Six men have been charged in federal court with plotting to kidnap Michigan Gov. Gretchen Whitmer at her El Rapids vacation home, according to a criminal complaint unsealed Thursday, and filed Tuesday, in federal court.
The FBI investigation, which involved multiple confidential sources and undercover FBI personnel, has been ongoing since the spring, and the militia’s activities included two surveillances of the governor’s northern Michigan vacation home this summer. Discussions were underway to kidnap Whitmer to a remote location in Wisconsin to stand “trial” for treason prior to the Nov. 3 election.
For months, the men plotted, consulted and trained, which involved firearms and the testing of explosives and tactical drills, with militia members while undertaking rehearsals in August and September, according to the complaint. Four of the six men planned to meet Wednesday to “make a payment on explosives and exchange tactical gear,” the FBI said in the court filing.
Court documents identify the defendants as Adam Fox, Ty Garbin, Kaleb Franks, Daniel Harris, and Brandon Caserta, all of Michigan, and Barry Croft of Delaware. Those same court documents reveal that FBI officials did not believe there to have been an imminent threat posed to Whitmer.
At a meeting in July, allegedly attended and recorded by one of the confidential sources, the men “discussed attacking a Michigan State Police facility, and in a separate conversation after the meeting, Garbin suggested shooting up the Governor’s vacation home,” authorities allege, according to court documents.
Michigan Attorney General Dana Nessel said Thursday there has been a disturbing increase in anti-government rhetoric and the re-emergence of groups that embrace extremist ideologies.
“These groups often seek to recruit new members by seizing on a moment of civil unrest and using it to advance their agenda of self-reliance and armed resistance,” she said. “This is more than just political disagreement or passionate advocacy, some of these groups’ mission is simply to create chaos and inflict harm upon others.”
According to court documents, Fox said he needed 200 men to storm the Capitol building in Lansing and take hostages, including Whitmer, and that he wanted to try Whitmer for “treason” and would execute the plan before the Nov. 3 election, according to FBI officials. Later, however, the group shifted to targeting the governor’s vacation home.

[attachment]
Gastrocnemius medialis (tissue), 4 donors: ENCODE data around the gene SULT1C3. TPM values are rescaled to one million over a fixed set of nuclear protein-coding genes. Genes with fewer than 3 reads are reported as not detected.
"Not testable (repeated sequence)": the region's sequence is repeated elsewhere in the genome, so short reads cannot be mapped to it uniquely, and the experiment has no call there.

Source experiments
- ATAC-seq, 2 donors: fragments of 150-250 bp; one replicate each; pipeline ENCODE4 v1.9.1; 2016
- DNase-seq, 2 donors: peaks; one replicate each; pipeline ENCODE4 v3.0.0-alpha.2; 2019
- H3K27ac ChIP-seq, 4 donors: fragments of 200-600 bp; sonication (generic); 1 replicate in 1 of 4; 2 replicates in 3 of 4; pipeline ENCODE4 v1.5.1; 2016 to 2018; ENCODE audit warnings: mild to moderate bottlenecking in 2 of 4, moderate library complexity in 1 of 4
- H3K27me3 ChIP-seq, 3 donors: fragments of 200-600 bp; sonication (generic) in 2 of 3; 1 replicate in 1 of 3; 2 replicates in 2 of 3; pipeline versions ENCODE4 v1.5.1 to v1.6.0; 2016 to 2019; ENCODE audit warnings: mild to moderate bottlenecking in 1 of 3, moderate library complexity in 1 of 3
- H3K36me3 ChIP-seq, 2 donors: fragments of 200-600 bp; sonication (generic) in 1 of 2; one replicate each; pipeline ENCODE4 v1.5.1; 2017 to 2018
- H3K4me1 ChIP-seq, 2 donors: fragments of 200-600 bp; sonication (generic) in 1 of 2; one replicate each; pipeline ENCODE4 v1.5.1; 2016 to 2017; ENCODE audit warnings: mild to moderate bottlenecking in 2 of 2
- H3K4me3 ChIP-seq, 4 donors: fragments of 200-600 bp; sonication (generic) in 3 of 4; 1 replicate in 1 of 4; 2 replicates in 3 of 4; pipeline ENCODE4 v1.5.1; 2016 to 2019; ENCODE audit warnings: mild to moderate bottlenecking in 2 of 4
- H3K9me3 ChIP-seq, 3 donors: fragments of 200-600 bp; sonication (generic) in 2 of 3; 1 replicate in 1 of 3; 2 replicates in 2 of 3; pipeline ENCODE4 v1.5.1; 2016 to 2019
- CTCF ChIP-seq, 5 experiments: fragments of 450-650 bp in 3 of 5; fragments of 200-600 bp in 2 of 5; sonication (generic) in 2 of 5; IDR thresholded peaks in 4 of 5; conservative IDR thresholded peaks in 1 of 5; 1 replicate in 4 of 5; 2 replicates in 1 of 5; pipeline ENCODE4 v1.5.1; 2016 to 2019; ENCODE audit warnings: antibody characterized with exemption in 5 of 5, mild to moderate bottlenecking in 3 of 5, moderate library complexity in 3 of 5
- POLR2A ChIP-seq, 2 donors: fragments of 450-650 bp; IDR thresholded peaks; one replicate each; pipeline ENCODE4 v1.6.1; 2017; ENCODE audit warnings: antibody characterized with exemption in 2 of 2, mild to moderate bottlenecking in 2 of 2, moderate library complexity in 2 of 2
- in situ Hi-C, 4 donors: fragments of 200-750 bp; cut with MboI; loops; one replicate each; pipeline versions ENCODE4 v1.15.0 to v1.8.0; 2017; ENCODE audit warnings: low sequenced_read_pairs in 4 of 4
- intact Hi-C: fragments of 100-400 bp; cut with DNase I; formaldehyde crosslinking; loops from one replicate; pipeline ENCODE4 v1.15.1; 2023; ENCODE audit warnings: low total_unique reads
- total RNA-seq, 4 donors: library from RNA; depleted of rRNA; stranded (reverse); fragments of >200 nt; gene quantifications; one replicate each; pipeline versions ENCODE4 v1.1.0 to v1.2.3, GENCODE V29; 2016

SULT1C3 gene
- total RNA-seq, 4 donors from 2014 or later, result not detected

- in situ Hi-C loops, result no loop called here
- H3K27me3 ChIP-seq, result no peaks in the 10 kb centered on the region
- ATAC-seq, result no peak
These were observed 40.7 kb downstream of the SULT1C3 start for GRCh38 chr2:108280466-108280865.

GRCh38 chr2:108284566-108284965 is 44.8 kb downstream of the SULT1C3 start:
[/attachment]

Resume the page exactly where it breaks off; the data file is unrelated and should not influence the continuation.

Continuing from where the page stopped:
The FBI also quoted one of the accused as saying Whitmer “has no checks and balances at all. She has uncontrolled power right now. All good things must come to an end.”
Throughout the COVID-19 pandemic, Whitmer has been praised but also deeply criticized for the state’s response to the coronavirus. She put major restrictions on personal movement throughout the state and on the economy, although many of those limits have been lifted. The criminal complaint did not mention those orders.
Last week, the Michigan Supreme Court ruled 4-3 invalidating Whitmer’s use of her emergency powers since April 30. MDHHS has since issued epidemic orders to reinstate major aspects of her previous executive orders aimed at protecting Michiganders from the spread of COVID-19.
The government said the scheme appeared to have roots in a June gathering in Dublin, Ohio, attended by more than a dozen people from several states, including Croft and Fox.
“The group talked about creating a society that followed the U.S. Bill of Rights and where they could be self-sufficient,” the FBI affidavit said. “They discussed different ways of achieving this goal from peaceful endeavors to violent actions…Several members talked about murdering ‘tyrants’ or ‘taking’ a sitting governor.”
On Wednesday, federal agents raided a property in Hartland. On Thursday, the Attorney General’s Office confirmed that as a result of that raid, seven men, known to be members of the militia group, Wolverine Watchmen or associates of Wolverine Watchmen, had been arrested and charged with 19 state felonies.
The suspects have been identified as Paul Bellar of Milford, Shawn Fix of Belleville, Eric Molitor of Cadillac, Michael Null of Plainwell, William Null of Shelbyville, and Pete Musico and Joseph Morrison, who live together in Munith.
According to the AG’s Office, the seven men are alleged to have called on the militia groups’ members to identify the home addresses of law enforcement officers in order to target them; made threats of violence to instigate a civil war leading to societal collapse; and engaged in the planning and training for an operation to attack the state Capitol building and kidnap government officials, including Whitmer.
The state felony charges are subject to change after a complete review of the evidence obtained through the warrants, and differ from those charges issued at the federal level.
Through the efforts of more than 200 state and federal law enforcement officials – including experts from outside of Michigan – officers executed a series of search warrants and arrest warrants in more than a dozen cities around the state, including, Belleville, Cadillac, Canton, Charlotte, Clarkston, Grand Rapids, Luther, Munith, Orion Township, Ovid, Portage, Shelby Township and Waterford.
Michigan State Police Col. Joe Gasper, director of The Michigan State Police, said Michigan law enforcement officers are united in their commitment to rooting out terrorism in any form.
“We will take swift action against anyone seeking to cause violence or harm in our state,” said Gasper. “Michigan residents can assist us in this mission by speaking up if you see suspicious activity or become aware of someone making threats. No tip is too small; don’t wait until it’s too late. Tips can be submitted confidentially 24/7 online at our website.”
Whitmer is expected to issue comments on this matter at 3 p.m. Look for updates to this story.
– The Associated Press contributed to this report